CT meditates: a comedy (19). The second arrow

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It takes my son to teach me about important concepts from the Book of Joy.

An ordinary person feels two pains, two arrows, with any tragedy. Just as if they were to shoot a man with an arrow and, right afterward, were to shoot him with another one, so that he feels the pain of two arrows.

It seems that the Dalai Lama was suggesting that by shifting our perspective to a broader, more compassionate one, we can avoid the worry and suffering that is the second arrow.

I was struggling one evening a few months ago, to explain how our minds construct meaning around any event, and that we can control our own narrative. By being present, and being grateful, and being compassionate, sometimes we can avoid making things worse in our own minds. To which my very wise child replied: “Oh, you mean the second arrow. From the Book of Joy.”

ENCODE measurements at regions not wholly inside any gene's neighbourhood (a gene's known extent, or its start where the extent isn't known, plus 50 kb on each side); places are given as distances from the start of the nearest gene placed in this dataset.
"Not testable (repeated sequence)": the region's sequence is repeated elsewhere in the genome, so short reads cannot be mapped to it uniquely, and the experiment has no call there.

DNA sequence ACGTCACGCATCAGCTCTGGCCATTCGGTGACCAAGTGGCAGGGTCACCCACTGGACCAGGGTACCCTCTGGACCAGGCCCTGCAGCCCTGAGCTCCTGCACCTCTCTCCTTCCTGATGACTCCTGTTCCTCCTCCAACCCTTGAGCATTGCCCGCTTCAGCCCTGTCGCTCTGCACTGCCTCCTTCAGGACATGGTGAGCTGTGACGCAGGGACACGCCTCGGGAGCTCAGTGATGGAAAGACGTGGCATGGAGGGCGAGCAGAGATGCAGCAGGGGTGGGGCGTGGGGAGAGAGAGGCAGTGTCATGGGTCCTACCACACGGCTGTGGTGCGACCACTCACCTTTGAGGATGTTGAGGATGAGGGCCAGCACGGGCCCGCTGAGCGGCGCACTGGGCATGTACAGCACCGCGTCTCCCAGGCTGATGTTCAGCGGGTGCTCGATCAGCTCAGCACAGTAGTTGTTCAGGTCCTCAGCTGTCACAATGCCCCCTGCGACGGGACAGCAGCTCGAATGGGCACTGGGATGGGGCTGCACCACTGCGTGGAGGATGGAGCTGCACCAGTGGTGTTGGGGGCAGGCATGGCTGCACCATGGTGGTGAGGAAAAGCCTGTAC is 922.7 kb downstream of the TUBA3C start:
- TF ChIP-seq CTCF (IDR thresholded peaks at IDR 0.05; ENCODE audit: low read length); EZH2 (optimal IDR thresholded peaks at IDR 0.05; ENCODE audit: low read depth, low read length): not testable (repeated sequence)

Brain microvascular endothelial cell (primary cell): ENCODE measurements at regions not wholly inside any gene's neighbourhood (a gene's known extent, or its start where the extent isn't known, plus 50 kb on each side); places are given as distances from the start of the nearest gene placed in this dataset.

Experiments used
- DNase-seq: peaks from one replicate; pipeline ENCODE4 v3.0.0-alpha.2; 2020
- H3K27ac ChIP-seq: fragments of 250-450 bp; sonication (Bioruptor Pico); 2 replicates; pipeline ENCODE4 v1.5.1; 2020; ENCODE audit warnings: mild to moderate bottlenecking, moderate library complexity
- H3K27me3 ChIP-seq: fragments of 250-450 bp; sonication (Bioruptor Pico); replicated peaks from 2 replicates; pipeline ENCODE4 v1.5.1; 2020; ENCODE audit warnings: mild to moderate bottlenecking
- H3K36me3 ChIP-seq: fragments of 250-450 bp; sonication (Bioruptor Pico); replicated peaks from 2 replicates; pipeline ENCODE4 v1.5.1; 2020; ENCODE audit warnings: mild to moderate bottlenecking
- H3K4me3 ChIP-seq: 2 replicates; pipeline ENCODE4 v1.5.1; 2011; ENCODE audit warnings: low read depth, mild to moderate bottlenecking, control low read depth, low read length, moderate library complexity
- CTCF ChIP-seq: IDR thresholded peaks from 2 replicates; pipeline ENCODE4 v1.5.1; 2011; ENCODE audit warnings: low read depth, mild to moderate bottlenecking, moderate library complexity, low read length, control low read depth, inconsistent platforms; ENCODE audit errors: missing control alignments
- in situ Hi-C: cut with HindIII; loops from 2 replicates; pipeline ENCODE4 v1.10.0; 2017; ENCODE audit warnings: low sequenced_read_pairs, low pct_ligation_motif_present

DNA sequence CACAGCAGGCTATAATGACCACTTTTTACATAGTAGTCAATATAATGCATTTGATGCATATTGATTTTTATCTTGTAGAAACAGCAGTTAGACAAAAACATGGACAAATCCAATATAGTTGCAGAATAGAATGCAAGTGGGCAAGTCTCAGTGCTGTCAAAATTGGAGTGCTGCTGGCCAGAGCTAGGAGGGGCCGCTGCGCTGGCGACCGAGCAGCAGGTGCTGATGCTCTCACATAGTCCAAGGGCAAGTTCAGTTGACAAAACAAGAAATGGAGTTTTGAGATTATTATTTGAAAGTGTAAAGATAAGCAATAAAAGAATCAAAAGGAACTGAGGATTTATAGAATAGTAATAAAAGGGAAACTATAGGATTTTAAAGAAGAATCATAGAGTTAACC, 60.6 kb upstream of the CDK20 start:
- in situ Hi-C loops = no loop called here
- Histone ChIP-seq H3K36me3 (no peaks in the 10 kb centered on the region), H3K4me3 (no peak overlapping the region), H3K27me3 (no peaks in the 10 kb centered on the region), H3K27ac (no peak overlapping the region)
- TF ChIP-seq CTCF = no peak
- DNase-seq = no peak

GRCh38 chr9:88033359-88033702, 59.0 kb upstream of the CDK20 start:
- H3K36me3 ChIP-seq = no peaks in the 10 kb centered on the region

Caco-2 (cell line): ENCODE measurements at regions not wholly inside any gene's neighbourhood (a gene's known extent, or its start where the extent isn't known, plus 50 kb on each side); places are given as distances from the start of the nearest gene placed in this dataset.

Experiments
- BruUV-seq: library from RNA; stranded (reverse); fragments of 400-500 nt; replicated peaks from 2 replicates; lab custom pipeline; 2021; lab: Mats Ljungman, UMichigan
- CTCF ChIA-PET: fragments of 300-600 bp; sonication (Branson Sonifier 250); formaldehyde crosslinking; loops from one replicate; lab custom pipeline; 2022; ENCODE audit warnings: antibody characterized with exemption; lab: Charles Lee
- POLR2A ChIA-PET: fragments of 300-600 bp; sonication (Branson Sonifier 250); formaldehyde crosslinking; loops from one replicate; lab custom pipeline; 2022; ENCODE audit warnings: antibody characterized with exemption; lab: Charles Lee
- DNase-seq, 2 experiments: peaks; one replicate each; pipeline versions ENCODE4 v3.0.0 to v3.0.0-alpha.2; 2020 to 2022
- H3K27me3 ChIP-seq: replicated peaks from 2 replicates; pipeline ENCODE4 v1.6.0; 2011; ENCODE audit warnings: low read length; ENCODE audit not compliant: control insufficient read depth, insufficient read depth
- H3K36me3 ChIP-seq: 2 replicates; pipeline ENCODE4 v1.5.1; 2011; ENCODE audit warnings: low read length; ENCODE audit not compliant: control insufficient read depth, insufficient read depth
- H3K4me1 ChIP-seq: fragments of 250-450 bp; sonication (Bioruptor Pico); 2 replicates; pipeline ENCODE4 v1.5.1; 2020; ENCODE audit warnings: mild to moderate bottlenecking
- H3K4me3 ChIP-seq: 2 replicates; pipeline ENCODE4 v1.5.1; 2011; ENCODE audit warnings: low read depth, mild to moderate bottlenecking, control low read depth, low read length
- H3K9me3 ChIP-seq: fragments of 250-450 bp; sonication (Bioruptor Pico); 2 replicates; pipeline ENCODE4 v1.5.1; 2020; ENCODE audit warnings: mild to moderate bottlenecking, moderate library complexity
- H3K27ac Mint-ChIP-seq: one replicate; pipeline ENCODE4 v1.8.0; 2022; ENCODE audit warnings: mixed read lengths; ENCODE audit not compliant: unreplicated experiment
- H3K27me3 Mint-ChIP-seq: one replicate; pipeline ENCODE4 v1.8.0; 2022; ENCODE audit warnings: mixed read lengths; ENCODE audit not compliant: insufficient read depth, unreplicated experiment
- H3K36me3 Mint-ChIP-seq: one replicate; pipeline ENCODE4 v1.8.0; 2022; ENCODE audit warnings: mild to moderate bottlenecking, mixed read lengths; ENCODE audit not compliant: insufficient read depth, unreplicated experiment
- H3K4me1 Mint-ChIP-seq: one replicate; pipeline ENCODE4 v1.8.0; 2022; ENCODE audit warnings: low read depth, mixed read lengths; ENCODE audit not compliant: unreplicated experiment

And, after spending the next couple weeks reading the Book of Joy, I concluded:

Thanks, yes, that is what I meant.

Remember: those coming on the journey: 3 minutes of meditation every day! I’m holding both of us accountable to this important habit!

CMIO’s take: wisdom comes from many directions.

Author: CT Lin

CMIO, University of Colorado Health; Professor, University of Colorado School of Medicine

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